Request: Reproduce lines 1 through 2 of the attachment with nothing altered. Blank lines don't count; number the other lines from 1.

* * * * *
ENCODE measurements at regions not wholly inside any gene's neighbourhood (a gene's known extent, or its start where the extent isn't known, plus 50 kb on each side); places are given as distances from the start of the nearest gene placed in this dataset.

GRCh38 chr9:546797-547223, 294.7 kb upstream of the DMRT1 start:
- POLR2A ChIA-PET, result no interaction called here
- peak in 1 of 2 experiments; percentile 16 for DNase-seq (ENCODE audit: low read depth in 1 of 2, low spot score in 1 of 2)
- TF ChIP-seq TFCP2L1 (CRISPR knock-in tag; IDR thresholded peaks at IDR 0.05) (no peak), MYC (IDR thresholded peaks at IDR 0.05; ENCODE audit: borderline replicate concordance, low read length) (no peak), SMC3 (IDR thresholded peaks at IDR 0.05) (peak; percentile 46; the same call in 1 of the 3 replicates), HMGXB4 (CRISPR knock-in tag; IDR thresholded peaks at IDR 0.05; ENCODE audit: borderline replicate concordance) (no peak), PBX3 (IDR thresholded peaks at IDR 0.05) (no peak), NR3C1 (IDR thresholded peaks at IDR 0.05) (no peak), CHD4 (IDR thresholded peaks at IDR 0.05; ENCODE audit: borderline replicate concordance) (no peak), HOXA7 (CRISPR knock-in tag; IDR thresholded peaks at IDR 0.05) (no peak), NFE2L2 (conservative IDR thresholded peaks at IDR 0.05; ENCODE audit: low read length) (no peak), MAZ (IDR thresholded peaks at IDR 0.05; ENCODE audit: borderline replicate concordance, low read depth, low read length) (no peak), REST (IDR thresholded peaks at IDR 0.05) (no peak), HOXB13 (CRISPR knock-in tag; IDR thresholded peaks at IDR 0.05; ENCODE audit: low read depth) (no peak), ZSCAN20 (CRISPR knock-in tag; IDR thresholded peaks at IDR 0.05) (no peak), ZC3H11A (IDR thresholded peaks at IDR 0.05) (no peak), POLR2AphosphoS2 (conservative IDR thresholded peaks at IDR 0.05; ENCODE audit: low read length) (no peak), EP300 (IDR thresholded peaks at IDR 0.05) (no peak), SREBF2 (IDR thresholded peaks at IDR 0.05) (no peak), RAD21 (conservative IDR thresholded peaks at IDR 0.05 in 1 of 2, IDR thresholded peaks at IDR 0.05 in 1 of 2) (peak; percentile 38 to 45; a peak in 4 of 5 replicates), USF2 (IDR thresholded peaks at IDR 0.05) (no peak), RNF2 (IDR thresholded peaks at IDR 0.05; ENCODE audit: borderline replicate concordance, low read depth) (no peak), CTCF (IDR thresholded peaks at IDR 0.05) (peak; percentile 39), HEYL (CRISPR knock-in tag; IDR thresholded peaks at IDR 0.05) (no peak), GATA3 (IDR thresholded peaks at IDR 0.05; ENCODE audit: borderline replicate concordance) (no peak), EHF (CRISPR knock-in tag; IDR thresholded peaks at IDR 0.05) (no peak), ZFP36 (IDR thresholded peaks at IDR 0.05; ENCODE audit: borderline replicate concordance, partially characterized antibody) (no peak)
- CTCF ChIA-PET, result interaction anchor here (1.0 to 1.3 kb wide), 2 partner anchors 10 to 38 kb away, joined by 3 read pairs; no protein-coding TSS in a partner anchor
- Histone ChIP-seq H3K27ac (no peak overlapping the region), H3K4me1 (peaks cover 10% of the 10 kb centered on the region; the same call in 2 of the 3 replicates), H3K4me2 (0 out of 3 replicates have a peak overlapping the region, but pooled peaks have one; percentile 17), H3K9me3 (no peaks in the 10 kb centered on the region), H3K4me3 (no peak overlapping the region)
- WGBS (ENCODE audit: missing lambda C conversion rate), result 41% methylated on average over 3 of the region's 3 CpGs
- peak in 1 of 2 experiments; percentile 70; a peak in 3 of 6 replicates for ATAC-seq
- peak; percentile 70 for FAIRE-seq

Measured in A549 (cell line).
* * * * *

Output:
ENCODE measurements at regions not wholly inside any gene's neighbourhood (a gene's known extent, or its start where the extent isn't known, plus 50 kb on each side); places are given as distances from the start of the nearest gene placed in this dataset.

GRCh38 chr9:546797-547223, 294.7 kb upstream of the DMRT1 start: